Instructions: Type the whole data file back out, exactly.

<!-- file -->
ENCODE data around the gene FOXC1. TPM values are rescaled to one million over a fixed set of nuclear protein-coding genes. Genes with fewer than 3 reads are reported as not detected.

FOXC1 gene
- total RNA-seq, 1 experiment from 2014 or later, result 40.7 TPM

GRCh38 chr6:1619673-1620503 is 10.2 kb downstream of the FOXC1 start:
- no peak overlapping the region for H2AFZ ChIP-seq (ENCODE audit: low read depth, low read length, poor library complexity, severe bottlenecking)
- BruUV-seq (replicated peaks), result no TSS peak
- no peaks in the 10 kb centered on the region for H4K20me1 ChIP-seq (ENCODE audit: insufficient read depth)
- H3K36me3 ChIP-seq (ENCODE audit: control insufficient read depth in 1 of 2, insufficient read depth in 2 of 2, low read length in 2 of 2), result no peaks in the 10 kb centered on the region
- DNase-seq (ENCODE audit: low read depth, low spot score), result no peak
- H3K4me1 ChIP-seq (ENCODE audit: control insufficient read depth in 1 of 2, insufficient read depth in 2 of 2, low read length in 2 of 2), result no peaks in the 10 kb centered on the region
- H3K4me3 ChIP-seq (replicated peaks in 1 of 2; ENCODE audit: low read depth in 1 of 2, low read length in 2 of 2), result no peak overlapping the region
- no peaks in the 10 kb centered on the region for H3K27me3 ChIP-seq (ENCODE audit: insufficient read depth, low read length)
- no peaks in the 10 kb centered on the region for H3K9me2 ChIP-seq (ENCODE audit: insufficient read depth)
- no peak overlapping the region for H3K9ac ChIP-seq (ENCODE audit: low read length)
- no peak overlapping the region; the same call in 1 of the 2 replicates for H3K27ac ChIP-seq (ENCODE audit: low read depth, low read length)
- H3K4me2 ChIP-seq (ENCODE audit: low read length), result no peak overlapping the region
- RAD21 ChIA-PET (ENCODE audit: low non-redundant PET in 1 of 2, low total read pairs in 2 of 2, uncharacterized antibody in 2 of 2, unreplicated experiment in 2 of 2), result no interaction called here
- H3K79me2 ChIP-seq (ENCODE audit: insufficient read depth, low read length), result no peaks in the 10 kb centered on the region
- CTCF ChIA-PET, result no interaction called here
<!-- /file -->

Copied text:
ENCODE data around the gene FOXC1. TPM values are rescaled to one million over a fixed set of nuclear protein-coding genes. Genes with fewer than 3 reads are reported as not detected.

FOXC1 gene
- total RNA-seq, 1 experiment from 2014 or later, result 40.7 TPM

GRCh38 chr6:1619673-1620503 is 10.2 kb downstream of the FOXC1 start:
- no peak overlapping the region for H2AFZ ChIP-seq (ENCODE audit: low read depth, low read length, poor library complexity, severe bottlenecking)
- BruUV-seq (replicated peaks), result no TSS peak
- no peaks in the 10 kb centered on the region for H4K20me1 ChIP-seq (ENCODE audit: insufficient read depth)
- H3K36me3 ChIP-seq (ENCODE audit: control insufficient read depth in 1 of 2, insufficient read depth in 2 of 2, low read length in 2 of 2), result no peaks in the 10 kb centered on the region
- DNase-seq (ENCODE audit: low read depth, low spot score), result no peak
- H3K4me1 ChIP-seq (ENCODE audit: control insufficient read depth in 1 of 2, insufficient read depth in 2 of 2, low read length in 2 of 2), result no peaks in the 10 kb centered on the region
- H3K4me3 ChIP-seq (replicated peaks in 1 of 2; ENCODE audit: low read depth in 1 of 2, low read length in 2 of 2), result no peak overlapping the region
- no peaks in the 10 kb centered on the region for H3K27me3 ChIP-seq (ENCODE audit: insufficient read depth, low read length)
- no peaks in the 10 kb centered on the region for H3K9me2 ChIP-seq (ENCODE audit: insufficient read depth)
- no peak overlapping the region for H3K9ac ChIP-seq (ENCODE audit: low read length)
- no peak overlapping the region; the same call in 1 of the 2 replicates for H3K27ac ChIP-seq (ENCODE audit: low read depth, low read length)
- H3K4me2 ChIP-seq (ENCODE audit: low read length), result no peak overlapping the region
- RAD21 ChIA-PET (ENCODE audit: low non-redundant PET in 1 of 2, low total read pairs in 2 of 2, uncharacterized antibody in 2 of 2, unreplicated experiment in 2 of 2), result no interaction called here
- H3K79me2 ChIP-seq (ENCODE audit: insufficient read depth, low read length), result no peaks in the 10 kb centered on the region
- CTCF ChIA-PET, result no interaction called here